Interplay of Ca2+ signalling between different, but neighbouring, cell types can amplify the effects of toxic agents but, if CRAC channels are involved in both types of cells, pharmacological inhibition of this Ca2+ entry pathway can be particularly effective. This seems to be the case in pancreatitis. In the quantitatively dominant acinar cells, toxic agents, such as fatty acid ethyl esters or bile acids, cause excessive intracellular Ca2+ release followed by excessive CRAC-mediated Ca2+ entry [27,29,34]. If sustained, this would activate trypsin inside the cells and lead to necrosis with leakage of activated proteases into the interstitial fluid. Here, one of the proteases, kallikrein, would liberate bradykinin (BK) from kininogen and BK would act on type 2 BK receptors in the neighbouring stellate cells. This, in turn, would cause intracellular Ca2+ release and subsequent Ca2+ entry into the stellate cells via CRAC channels [42,43]. Ca2+ signal generation in the stellate cells, via an unknown mechanism, exacerbates the toxic effects of fatty acid ethyl esters and bile acids on the acinar cells . CRAC channel inhibition would diminish excessive Ca2+ signal generation in both acinar and stellate cells [27,34,42,43], and this may be the reason for the remarkable success of such inhibition in treating pancreatitis in the mouse in vivo .
Precise regulation of cellular functions is vitally important for virtually all aspects of the life of multicellular organisms. Ca2+ has emerged through evolution as the most important regulator of a vast range of different cellular functions. Very subtle and precise mechanisms exist for controlling the handling of Ca2+, even in very specific sub-cellular compartments, through an impressive array of Ca2+ channels, transporters and pumps precisely localized and tuned to the specific needs of cells in different tissues. Enormous progress has been made in identifying these mechanisms and although many aspects still require more studies, we now have a good working knowledge of the basic control mechanisms of the major cellular functions. As most of such functions require energy in the form of ATP, it is essential that Ca2+ and ATP work together, so that when Ca2+ activates a particular function, for example, muscle contraction or secretion, ATP is made available. Although these links are relatively well understood at the single-cell level, they are less well understood at the integrated organ level and particularly in relation to overall brain function. In recent years, increasing attention has been paid to the role of Ca2+ and ATP in various disease states, where dysregulation of the normal relationship between Ca2+ signalling and mitochondrial ATP production occurs. Cytosolic Ca2+ overloading is a major element of many diseases and much work has been, and continues to be, done on how to prevent this. Some promising avenues have opened up recently. The translation of new insights gained at the single-cell level into a full understanding of integrated organ function in vivo and application of our knowledge of how to interfere with specific critical pathways to real clinical scenarios are far from trivial and still pose significant challenges.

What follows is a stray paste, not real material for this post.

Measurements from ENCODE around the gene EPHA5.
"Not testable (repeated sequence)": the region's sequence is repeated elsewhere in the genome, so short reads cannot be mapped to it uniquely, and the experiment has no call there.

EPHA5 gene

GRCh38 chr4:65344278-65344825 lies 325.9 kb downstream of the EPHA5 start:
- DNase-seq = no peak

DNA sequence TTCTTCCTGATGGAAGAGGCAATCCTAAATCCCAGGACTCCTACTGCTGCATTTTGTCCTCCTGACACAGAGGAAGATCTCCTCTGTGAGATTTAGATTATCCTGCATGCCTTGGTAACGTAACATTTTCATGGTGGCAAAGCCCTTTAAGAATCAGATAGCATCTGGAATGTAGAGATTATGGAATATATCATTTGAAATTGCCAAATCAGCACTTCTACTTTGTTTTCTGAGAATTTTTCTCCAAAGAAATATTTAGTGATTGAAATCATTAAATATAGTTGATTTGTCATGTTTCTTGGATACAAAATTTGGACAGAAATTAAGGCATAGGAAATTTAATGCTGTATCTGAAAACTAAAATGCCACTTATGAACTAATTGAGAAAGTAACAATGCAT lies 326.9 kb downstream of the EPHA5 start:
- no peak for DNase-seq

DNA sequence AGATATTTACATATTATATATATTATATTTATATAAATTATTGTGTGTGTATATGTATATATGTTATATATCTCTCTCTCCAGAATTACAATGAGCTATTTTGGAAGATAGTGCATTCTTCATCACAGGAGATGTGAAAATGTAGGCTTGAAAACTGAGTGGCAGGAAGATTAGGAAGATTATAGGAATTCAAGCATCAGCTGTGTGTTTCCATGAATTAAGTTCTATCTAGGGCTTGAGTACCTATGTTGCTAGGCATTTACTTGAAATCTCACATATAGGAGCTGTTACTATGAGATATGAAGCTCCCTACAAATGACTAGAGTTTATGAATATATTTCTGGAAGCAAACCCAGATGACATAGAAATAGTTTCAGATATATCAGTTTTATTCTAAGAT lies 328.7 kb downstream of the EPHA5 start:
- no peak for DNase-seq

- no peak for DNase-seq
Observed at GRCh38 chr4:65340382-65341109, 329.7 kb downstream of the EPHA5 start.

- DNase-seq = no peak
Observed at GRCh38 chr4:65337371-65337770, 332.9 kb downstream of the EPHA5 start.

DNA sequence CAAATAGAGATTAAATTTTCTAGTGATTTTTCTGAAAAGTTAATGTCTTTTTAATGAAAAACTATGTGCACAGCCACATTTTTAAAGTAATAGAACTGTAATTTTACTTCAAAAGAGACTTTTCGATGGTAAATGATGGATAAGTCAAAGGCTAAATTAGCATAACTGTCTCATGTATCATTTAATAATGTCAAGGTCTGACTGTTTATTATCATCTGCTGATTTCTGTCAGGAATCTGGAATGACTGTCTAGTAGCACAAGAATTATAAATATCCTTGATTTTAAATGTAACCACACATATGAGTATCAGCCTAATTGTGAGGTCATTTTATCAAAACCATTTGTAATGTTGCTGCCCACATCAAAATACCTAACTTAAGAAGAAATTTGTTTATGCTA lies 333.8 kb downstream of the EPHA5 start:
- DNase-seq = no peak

We declare we have no competing interests.
O.H.P. is a Medical Research Council Professor (G19/22/2).
We thank the Royal Society and the speakers and attendees at the Theo Murphy scientific meeting held in March 2016 from which this issue arose.
One contribution of 15 to a Theo Murphy meeting issue ‘Evolution brings Ca2+ and ATP together to control life and death’.
- Accepted May 10, 2016.
- © 2016 The Author(s)
Published by the Royal Society. All rights reserved.